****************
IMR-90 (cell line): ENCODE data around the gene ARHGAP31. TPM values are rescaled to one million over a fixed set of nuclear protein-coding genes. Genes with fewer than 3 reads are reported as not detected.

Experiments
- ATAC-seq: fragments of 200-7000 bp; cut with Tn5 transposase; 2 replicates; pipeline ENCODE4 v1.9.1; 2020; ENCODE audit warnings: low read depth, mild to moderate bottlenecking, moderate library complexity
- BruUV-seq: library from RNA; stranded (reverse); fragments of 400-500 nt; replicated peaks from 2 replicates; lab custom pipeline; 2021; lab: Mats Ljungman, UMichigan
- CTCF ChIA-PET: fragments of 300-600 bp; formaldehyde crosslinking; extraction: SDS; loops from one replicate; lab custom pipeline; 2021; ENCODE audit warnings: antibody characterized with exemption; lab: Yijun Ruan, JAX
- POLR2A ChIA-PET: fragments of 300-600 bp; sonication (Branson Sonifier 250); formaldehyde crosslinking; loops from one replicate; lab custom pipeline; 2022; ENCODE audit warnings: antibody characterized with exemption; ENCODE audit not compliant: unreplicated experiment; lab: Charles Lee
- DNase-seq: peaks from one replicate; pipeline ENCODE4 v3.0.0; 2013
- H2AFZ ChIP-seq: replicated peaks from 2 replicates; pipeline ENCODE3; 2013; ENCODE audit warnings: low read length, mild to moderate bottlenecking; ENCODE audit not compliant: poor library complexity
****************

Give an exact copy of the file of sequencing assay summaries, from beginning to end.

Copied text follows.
IMR-90 (cell line): ENCODE data around the gene ARHGAP31. TPM values are rescaled to one million over a fixed set of nuclear protein-coding genes. Genes with fewer than 3 reads are reported as not detected.

Experiments
- ATAC-seq: fragments of 200-7000 bp; cut with Tn5 transposase; 2 replicates; pipeline ENCODE4 v1.9.1; 2020; ENCODE audit warnings: low read depth, mild to moderate bottlenecking, moderate library complexity
- BruUV-seq: library from RNA; stranded (reverse); fragments of 400-500 nt; replicated peaks from 2 replicates; lab custom pipeline; 2021; lab: Mats Ljungman, UMichigan
- CTCF ChIA-PET: fragments of 300-600 bp; formaldehyde crosslinking; extraction: SDS; loops from one replicate; lab custom pipeline; 2021; ENCODE audit warnings: antibody characterized with exemption; lab: Yijun Ruan, JAX
- POLR2A ChIA-PET: fragments of 300-600 bp; sonication (Branson Sonifier 250); formaldehyde crosslinking; loops from one replicate; lab custom pipeline; 2022; ENCODE audit warnings: antibody characterized with exemption; ENCODE audit not compliant: unreplicated experiment; lab: Charles Lee
- DNase-seq: peaks from one replicate; pipeline ENCODE4 v3.0.0; 2013
- H2AFZ ChIP-seq: replicated peaks from 2 replicates; pipeline ENCODE3; 2013; ENCODE audit warnings: low read length, mild to moderate bottlenecking; ENCODE audit not compliant: poor library complexity